Sunday, July 24, 2005

What's The Buzz?

What's The Buzz?

"Where are you going?"

"Cheltenham"

"Why?"

"Erm, to see Jesus Christ Superstar".

There's really not an easy way to get round that sentence when you live in Leeds, a good three and a half hours away from Cheltenham. And whilst my viewing of JCS hasn't quite snuck into double figures this year, it's probably more than is generally considered healthy for any one individual. But then when I have I let the numbers game defeat me? Anyway, as I quickly maintained - I was going for the weekend away, I'd never been to Cheltenham and we'd be popping into Stratford on the way back. Stratford means Shakespeare. And Shakespeare legitmises everything. And this everything includes repeated viewings of JCS.

As it was the show itself was possibly the most moving I've ever seen it. Quieter, smaller - not least because of the reduced size of the Everyman Theatre compared to where I'd seen it previously - maybe more touching in an ensemble way. Certainly not the flashiest or even the most sparkling but moving in a slightly disconcerting way. Craig Price's Jesus seemed woefully broken from the opening moment and, for the first time, I cried during 'The Last Supper'. That scene's always teetered on being my favourite - Fox's Judas was outstanding in it a couple of times - but on Friday night it was the moment that had me unreservedly. I'm not a fan of the new Giant Peter's voice - my former favourite moment 'Can we start again' between him and Mary now goes for nothing - but he's one of the best actors on the stage. He made himself seem tiny during the last supper, crinkled up with Jesus's robe, which is no mean feat for a man who's about 7 foot tall. And, even though my affection for Fox has coloured my perception of Judas since he left the role, Jon Boyden's Judas really has been pretty outstanding the few times I've seen him.

If, however, I was to give an award it would have to go to Tim Churchill's Pilate. The first time I saw this production of JCS, back in September of last year and I breathed a deep sigh of relief that Fox was actually quite good, a little unsure in places and not quite sure what to do with his hands at times, but overall better than I could ever have hoped, the only other person that I wanted to talk to was Churchill. Val and I rushed over to him telling him that we "really enjoyed [his] performance and we're theatre snobs". On Friday night I think he showed exactly why he's been the most consistently outstanding cast member. During the 39 lashes he was entirely derranged. The intensity of his performance actually made me scared. And that's pretty fantastic when you know exactly what's going to happen, blow by blow.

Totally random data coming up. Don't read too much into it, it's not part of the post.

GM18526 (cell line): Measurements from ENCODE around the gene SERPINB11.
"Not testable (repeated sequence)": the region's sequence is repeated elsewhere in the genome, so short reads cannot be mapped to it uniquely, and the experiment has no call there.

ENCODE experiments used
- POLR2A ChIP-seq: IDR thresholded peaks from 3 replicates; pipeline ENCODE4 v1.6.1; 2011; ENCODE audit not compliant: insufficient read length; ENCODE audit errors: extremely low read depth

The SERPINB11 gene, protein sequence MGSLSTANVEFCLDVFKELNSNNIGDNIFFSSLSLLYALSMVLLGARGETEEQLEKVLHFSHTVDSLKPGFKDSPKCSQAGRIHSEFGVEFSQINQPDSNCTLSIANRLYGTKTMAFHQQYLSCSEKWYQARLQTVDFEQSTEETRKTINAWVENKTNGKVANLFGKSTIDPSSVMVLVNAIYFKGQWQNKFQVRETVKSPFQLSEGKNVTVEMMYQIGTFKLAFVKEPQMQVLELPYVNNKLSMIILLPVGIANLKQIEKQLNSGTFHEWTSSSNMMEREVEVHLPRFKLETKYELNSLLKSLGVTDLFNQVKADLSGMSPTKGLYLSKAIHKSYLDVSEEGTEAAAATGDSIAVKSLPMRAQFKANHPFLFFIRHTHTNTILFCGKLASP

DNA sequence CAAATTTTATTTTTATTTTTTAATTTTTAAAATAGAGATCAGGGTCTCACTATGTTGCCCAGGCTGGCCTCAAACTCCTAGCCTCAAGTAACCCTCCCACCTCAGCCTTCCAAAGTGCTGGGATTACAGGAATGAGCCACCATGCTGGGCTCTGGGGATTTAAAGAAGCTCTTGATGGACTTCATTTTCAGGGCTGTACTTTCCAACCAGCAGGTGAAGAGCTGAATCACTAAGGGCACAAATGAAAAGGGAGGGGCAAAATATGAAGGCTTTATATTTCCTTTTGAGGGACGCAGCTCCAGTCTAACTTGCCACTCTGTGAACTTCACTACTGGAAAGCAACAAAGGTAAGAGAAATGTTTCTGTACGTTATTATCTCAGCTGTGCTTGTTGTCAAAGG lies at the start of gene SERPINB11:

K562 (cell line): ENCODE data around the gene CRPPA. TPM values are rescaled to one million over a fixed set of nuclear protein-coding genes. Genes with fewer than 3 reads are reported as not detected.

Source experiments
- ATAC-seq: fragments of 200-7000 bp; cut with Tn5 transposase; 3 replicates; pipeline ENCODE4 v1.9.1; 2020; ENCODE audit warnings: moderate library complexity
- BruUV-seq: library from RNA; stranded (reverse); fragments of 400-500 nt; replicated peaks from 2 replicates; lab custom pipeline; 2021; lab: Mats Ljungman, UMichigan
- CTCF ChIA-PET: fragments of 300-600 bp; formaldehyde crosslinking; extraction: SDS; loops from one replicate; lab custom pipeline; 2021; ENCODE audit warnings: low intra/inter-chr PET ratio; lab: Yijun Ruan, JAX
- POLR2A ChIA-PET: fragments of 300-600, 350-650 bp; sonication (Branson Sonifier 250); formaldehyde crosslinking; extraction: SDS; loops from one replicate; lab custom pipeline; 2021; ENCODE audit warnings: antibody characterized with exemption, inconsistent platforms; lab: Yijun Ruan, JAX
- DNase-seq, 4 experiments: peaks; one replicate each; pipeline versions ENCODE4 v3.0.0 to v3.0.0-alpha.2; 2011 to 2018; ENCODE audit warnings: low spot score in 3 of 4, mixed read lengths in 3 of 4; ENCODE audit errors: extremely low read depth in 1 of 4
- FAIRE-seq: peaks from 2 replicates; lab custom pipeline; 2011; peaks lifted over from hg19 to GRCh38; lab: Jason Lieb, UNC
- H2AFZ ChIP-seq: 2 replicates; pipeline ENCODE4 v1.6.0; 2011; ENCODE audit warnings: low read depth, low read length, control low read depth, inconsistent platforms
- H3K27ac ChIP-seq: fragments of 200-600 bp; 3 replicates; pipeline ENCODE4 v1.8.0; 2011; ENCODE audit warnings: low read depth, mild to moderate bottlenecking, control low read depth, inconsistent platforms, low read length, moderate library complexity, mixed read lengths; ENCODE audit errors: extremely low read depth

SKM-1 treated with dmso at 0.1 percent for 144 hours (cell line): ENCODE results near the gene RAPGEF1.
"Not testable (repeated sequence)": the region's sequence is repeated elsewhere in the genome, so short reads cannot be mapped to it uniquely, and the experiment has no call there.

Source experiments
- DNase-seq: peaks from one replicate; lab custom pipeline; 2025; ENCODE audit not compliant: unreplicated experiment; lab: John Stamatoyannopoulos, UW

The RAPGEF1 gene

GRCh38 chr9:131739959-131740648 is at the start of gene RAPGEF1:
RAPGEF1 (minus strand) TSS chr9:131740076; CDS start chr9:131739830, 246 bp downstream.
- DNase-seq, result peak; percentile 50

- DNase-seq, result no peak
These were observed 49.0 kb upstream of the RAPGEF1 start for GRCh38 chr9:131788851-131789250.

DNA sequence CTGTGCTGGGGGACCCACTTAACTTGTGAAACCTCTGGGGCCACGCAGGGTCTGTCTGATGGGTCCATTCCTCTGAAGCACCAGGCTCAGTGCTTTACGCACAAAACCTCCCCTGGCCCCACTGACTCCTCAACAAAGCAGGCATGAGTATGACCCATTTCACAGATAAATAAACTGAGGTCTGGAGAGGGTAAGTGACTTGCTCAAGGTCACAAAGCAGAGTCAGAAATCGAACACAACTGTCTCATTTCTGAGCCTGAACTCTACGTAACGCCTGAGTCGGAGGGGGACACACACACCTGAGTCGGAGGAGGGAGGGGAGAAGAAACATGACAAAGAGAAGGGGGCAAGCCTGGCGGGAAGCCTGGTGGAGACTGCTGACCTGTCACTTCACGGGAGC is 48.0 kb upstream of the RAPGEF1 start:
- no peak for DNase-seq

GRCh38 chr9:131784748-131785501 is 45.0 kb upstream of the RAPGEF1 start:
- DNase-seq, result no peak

In many ways it's been a fantastic opportunity to see the production mature over the past ten months. From sitting at home talking to Nik on the phone as she relayed Fox's performance, through seeing Fox for the first time and re-enacting his scene in the middle of the Birmingham hippodrome, whooping for the first time in Manchester, seeing Fox at his best in Oxford and worrying about him horribly, loving the special Christmas charity event and singing loudly in the pub opposite the theatre whilst the cast stood nearby and missing Fox in Liverpool to seeing the Fox and Glenn Carter -less production, with its less starry, more ensemble nature. At no point have I ever thought that this is an outstanding production, there are far too many niggly things that I don't like, not least the cop-out ending, but it's a production that has had outstanding performances within it. And it's matured beautifully. There are still things to see even as it winds down its run. And I'm glad I went to see it - purposely - post Fox. I don't connect it with something knotty and painful in relation to Fox, but as a show in its own right with all the little piece of breath-holding magic which that entails.

Whilst I didn't end up with a JCS boy as Val and Cat had schemed, I think maybe I should conclude my time with JCS with a picture of one of its unsung stars:


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Dom; priest, apostle and general ensemble member. And so lovely that I condone stalking him for the rest of his life. He's a star in Australia y'know. He's even been on Blankety Blank.

3 comments:

Val said...

Awwww, Dominic - he really is lovely!

Sorry we didn't find you a JCS boy - we tried, we offered you the whole cast but two, lol!

Great report, glad you enjoyed it

x

Nik said...

arghhhh it's scary dom! :P

cat said...

Dominic couldn't scare a kitten, nor would he want to! He's a bloody star!

A very insightful review Coza, thanks for that. I know what you mean about the niggles; as much as this production has come to mean to me over the past few months (and you know it has!), I'm not blind to its flaws. But, as you say, it has matured into something that has moments of magic. The depth of talent in the cast is wonderful, and a couple of them are remarkably easy on the eye too! ;-)

I'm gonna miss 'em!